While knowing how to wash, polish and wax a car are all important parts of detailing, knowing how to dry a car after washing is an underrated skill that’s just as important. Take it from us, using the wrong technique can result in water stains, streaking and even scratches.

To avoid you having to start the detailing process all over again, we’ve put together a list of DOs and DON’Ts to help you find the best way to dry car paintwork for a clear and scratch-free finish.

Method 1: Using a Towel to Dry Car Paintwork

 Microfibre Towel For Drying Your Car

While there’s nothing wrong with using a towel to dry car paintwork, it’s important to use a towel that’s clean and soft.

DON’T Use Any Old Towel to Dry Car Paintwork

A worn and coarse old towel can scratch your car’s paintwork. Similarly, dragging a dirty towel across your paint, with grains and residue still on it, could do considerable damage too.

DO Use a Soft Microfibre Towel

A microfibre towel is designed to be more durable and effective than its cotton towel counterpart, making it the best towel to dry car paintwork with.

The best part? It can be washed several times without losing its softness or effectiveness, and is widely known for its absorbency, soaking up larger spills with ease.

DO Use More Than One Microfibre Towel

While microfibre towels are known for their durability, you should still use a fresh one every couple of panels.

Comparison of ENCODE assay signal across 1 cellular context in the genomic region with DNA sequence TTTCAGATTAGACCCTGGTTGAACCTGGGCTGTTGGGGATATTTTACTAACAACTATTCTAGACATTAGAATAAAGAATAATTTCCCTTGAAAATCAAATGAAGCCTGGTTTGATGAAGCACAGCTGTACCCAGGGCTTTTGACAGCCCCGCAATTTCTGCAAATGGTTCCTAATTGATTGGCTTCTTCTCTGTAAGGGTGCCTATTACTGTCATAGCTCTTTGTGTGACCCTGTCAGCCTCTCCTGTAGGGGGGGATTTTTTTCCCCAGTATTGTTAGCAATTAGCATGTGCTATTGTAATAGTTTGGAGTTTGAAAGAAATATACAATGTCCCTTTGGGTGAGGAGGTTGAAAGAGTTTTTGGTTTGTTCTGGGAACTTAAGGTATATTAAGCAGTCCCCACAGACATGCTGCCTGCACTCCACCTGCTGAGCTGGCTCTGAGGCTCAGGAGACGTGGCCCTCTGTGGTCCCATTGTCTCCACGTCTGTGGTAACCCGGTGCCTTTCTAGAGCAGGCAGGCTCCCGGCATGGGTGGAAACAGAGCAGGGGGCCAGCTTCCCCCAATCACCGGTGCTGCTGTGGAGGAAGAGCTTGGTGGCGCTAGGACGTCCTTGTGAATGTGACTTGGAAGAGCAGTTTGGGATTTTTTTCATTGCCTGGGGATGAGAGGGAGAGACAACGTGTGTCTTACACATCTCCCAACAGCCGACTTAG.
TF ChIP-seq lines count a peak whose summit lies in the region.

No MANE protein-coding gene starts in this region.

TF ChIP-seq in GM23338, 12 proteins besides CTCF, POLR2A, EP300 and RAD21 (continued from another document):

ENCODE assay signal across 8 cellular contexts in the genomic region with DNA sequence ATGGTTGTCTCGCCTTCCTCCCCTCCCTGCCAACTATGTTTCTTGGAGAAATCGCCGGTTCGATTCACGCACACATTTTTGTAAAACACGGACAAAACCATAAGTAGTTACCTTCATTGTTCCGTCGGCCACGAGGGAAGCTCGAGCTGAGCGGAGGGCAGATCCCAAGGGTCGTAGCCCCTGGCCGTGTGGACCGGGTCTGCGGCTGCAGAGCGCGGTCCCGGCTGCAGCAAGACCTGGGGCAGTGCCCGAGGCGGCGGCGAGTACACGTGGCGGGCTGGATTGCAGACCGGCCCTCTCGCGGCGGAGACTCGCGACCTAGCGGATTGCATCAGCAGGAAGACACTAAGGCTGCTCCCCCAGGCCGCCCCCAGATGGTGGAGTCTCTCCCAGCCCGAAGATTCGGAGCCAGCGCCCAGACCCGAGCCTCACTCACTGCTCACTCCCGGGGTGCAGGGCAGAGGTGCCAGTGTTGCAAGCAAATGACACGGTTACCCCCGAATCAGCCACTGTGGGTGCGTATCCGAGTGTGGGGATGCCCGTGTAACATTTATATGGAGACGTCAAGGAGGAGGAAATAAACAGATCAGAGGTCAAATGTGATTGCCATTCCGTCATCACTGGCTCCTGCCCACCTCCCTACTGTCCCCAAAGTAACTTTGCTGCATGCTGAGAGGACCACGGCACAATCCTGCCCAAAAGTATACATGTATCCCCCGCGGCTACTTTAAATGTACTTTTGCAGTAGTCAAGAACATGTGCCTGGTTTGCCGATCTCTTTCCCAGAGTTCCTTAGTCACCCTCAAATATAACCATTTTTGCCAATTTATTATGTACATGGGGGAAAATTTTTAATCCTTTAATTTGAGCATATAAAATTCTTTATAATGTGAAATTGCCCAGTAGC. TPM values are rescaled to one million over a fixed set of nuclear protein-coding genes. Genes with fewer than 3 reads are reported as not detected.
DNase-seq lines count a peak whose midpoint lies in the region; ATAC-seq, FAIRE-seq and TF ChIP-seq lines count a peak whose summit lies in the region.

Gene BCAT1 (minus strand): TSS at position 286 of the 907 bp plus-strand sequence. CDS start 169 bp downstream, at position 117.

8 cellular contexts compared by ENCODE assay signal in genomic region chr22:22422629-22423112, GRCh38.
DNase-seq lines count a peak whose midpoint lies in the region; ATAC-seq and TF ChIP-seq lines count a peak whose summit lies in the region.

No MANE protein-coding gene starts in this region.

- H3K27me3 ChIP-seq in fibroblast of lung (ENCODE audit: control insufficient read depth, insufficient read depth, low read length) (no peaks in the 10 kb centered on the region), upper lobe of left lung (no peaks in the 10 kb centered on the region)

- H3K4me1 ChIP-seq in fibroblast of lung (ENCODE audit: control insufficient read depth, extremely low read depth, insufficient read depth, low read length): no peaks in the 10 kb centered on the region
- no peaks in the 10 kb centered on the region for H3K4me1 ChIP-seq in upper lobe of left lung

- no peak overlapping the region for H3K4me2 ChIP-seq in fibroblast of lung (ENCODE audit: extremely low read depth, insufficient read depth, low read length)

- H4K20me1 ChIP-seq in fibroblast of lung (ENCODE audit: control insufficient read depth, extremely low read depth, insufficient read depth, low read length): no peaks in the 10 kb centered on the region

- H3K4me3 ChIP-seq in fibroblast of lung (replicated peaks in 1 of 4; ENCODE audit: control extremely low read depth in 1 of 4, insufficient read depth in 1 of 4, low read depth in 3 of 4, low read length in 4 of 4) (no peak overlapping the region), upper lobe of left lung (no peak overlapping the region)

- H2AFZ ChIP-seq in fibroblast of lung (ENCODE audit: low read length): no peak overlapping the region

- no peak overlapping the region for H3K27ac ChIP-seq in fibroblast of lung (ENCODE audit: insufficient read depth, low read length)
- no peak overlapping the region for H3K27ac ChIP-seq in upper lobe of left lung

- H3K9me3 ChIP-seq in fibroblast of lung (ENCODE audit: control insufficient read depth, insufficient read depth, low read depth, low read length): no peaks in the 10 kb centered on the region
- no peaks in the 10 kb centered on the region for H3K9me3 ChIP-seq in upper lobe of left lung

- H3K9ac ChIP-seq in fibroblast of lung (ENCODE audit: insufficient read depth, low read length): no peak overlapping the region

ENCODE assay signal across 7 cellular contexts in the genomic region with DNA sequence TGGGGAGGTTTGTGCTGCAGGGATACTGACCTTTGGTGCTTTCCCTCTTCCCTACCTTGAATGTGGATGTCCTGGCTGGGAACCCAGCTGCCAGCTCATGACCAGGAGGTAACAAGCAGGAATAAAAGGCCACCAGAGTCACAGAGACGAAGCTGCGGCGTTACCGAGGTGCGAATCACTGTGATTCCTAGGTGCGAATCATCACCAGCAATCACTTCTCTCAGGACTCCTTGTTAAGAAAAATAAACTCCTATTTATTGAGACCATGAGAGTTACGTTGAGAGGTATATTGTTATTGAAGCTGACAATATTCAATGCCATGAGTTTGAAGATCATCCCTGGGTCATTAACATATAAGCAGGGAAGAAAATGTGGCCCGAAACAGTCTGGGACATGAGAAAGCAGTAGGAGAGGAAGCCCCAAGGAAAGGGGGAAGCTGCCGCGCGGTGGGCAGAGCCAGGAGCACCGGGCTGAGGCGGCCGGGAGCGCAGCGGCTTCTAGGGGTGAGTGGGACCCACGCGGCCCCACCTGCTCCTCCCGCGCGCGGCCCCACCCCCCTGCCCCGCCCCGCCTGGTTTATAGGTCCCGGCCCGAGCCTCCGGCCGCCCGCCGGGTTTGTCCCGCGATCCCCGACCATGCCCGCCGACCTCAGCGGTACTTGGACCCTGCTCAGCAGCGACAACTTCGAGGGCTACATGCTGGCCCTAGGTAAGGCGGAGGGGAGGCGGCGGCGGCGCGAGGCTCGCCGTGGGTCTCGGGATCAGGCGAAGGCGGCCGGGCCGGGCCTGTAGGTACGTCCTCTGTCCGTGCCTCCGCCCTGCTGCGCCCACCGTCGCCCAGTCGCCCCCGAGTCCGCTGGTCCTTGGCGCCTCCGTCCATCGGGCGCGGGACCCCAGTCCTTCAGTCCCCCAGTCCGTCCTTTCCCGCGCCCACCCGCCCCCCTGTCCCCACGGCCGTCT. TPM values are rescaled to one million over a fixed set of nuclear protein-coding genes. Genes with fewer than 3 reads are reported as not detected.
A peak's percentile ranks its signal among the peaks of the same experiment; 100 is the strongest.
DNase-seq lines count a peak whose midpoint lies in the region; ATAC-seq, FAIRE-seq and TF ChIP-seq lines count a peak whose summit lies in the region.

By using the same towel the whole way through, you risk picking up tiny particles of dirt from one area and dragging them across your vehicle. Also, if they become oversaturated, at some point you’re going to be adding back the water you’ve just removed.


Method 2: Air Drying

The lazier of the options when it comes to drying your car, this method relies heavily on the support of Mother Nature.

Car drying in the sun

DON’T Rely on The Sun

 It can be tempting to allow the sun to do all the hard work for you. While this strategy will leave you with a dry car, it won’t leave you with an attractive one.

When water evaporates, it leaves behind water stains and streaks on your car’s paintwork that can give it a blotchy, uneven appearance. For a smoother aesthetic, it’s best to soak up the water with a microfibre towel.

DO Allow Your Car to Drip Dry First

While we don’t encourage you to let your car dry completely on its own, it’s always worth letting it drip dry first for a few minutes before using the microfibre towel. This allows the bulk of the water to run off first and will save you a lot of effort.

A car’s surface area can be overwhelming, so the less drying you need to do, the less likely you are to skip some of the smaller cracks and crevices.

How to Dry a Car More Efficiently

There are other simple things you can do to make drying your car a faster and easier experience. Here are a few:

Apply a Quick Detailer Spray Before Drying

Applying quick detailer spray, like our Aphrodite Speed Shine Detailer, before drying your car can help to prevent water spotting and streaks.

To apply, simply spray Aphrodite on one panel at a time, from top to bottom, rubbing it in with a clean microfibre cloth until the solution disappears.

Always Start from The Top

When drying with a microfibre towel, we advise standing on a stool and starting on the roof.

As any water that’s pushed off the roof will cascade onto the sides of your car, it’s better to do the roof first and get it out of the way. Gradually work your way from the top of the car to the bottom.

Apply Ceramic Coating Every Time You Touch-up Your Car

Whenever you’re giving your paint a touch-up, make sure you always apply a ceramic coating.

A ceramic coating, like our Kratos Hybrid Wax Spray, is hydrophobic, meaning that it repels water and makes the car drying process much easier.